Ars Technica reports that another innocent person has successfully stood up to the RIAA's misguided lawsuit campaign. Tanya Andersen, a disabled single mother who was sued in 2005 by the RIAA, went to court to fight the accusations. Forensic researchers were unable to find any trace of illegal downloading on her computer, and both parties have now agreed to a dismissal.
Andersen was essentially exonerated of any wrongdoing and can now ask the court to make the RIAA cover her attorneys' fees. Meanwhile, she has filed a countersuit against the record industry.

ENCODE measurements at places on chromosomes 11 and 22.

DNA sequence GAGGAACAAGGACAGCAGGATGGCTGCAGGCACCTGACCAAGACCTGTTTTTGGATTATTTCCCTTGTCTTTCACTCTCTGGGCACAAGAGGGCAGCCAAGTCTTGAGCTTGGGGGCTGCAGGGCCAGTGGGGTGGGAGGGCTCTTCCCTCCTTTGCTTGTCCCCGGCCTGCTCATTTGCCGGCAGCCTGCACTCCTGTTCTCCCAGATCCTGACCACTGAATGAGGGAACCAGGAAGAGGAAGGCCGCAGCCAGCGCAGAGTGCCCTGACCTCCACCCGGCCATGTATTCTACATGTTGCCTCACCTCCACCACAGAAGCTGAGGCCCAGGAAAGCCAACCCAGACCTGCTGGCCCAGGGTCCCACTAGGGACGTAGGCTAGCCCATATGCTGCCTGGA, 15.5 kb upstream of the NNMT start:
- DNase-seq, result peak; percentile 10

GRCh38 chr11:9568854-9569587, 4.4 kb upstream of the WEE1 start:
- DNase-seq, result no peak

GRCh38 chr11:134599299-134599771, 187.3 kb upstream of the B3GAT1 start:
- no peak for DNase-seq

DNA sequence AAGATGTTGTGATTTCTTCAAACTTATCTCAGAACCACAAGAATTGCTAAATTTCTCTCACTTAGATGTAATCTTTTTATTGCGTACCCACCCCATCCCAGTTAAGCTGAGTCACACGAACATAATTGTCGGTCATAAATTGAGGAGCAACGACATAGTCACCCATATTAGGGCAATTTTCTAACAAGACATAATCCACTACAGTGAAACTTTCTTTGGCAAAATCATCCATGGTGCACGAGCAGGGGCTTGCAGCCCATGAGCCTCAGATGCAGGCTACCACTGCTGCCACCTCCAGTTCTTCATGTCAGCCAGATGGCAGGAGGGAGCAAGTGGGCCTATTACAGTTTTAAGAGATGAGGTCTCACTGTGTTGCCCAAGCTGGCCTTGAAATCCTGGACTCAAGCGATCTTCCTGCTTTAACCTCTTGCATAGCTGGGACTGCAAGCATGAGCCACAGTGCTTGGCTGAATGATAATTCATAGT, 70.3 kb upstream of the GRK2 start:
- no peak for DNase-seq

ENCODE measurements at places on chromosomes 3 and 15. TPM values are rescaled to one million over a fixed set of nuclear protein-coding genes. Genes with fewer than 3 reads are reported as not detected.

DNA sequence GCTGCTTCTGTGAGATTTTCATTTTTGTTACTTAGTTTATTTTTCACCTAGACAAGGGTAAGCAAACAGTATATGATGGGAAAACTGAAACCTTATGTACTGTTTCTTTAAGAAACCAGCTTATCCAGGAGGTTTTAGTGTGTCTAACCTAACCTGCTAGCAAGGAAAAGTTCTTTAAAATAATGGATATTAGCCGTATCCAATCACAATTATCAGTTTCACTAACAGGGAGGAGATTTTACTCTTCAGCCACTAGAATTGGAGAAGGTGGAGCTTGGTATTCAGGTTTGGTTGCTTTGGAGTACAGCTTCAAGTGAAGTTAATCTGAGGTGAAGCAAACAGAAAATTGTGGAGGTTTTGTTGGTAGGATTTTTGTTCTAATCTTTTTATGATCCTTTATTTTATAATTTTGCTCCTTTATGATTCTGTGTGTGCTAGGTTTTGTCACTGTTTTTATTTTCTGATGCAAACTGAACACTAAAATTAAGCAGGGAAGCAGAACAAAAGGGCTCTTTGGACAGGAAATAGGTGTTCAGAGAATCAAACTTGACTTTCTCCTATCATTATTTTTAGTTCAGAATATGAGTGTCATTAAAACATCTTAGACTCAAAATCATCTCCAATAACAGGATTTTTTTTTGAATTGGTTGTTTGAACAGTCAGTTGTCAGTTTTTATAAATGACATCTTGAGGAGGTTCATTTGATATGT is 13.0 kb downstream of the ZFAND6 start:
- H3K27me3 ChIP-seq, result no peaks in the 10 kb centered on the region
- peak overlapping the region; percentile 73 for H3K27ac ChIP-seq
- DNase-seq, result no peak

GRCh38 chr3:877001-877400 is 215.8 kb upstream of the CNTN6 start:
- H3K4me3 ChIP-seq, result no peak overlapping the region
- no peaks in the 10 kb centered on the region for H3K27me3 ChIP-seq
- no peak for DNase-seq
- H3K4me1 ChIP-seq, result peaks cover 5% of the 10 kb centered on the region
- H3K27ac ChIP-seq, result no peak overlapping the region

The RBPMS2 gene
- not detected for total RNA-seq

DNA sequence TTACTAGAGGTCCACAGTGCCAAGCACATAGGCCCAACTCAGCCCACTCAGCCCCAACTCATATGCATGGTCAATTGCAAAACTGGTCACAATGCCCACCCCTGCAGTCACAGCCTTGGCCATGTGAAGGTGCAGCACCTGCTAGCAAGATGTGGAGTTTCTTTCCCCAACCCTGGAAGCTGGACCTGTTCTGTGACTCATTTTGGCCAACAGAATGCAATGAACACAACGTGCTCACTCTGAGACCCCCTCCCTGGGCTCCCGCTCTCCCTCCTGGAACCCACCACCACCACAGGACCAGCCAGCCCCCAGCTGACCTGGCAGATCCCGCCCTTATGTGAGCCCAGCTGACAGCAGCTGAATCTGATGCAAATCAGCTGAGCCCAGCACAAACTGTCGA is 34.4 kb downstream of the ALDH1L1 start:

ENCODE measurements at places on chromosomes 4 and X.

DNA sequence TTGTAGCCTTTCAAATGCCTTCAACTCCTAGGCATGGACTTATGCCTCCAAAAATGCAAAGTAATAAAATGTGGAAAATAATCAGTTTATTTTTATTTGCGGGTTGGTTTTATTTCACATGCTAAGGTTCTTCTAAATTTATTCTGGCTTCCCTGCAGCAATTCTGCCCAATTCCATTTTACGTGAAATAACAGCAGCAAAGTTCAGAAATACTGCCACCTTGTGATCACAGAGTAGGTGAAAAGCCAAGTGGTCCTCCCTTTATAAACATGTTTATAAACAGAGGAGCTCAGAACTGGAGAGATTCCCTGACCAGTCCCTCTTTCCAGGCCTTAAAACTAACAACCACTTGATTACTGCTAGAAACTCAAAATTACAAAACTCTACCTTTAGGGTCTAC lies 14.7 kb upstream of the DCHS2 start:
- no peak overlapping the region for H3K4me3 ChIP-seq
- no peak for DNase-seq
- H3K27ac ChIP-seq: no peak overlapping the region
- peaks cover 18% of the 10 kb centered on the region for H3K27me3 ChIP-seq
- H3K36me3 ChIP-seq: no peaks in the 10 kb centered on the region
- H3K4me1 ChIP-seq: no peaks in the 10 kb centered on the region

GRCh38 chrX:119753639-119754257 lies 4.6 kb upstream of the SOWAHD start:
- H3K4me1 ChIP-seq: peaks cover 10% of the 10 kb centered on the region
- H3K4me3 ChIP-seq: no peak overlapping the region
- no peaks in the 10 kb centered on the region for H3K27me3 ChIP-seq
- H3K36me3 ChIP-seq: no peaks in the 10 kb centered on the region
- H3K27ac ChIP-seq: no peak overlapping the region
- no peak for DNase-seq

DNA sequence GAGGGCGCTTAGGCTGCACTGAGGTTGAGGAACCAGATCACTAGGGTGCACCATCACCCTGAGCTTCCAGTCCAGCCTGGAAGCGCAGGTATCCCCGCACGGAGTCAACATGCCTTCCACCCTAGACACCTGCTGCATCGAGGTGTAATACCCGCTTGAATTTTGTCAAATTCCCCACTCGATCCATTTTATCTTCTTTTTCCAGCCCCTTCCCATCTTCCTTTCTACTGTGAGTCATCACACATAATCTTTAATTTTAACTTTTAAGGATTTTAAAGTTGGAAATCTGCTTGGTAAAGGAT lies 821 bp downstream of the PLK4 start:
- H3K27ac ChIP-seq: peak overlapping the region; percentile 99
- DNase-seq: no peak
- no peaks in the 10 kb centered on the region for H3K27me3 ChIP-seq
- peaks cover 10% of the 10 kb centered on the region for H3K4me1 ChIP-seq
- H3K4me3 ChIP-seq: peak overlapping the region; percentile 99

This isn't the only time the RIAA had to cough up court costs when an innocent person fought back. Recently, Debbie Foster, a single mom who was improperly sued by the RIAA back in 2004 for file sharing, won back her attorneys' fees. That decision was one of the first in the country to award attorneys fees to a defendant in an RIAA case over music sharing on the Internet.